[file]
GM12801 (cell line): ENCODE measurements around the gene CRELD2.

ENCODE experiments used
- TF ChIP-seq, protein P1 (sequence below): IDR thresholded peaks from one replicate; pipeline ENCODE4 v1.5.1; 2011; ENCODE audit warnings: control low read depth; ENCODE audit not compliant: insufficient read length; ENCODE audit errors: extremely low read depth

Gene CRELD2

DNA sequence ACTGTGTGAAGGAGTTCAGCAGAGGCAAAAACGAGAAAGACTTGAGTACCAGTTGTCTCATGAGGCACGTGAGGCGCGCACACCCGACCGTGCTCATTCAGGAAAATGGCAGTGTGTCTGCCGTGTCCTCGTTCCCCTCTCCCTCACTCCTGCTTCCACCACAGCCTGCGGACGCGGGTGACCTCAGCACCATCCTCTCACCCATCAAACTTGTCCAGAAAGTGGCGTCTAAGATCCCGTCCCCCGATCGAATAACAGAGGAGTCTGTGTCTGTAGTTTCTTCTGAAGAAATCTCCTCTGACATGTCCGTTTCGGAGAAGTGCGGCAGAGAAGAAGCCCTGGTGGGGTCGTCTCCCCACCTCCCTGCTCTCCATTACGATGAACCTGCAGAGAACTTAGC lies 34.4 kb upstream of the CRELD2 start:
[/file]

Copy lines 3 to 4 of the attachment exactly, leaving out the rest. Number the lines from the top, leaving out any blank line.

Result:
- TF ChIP-seq, protein P1 (sequence below): IDR thresholded peaks from one replicate; pipeline ENCODE4 v1.5.1; 2011; ENCODE audit warnings: control low read depth; ENCODE audit not compliant: insufficient read length; ENCODE audit errors: extremely low read depth

Gene CRELD2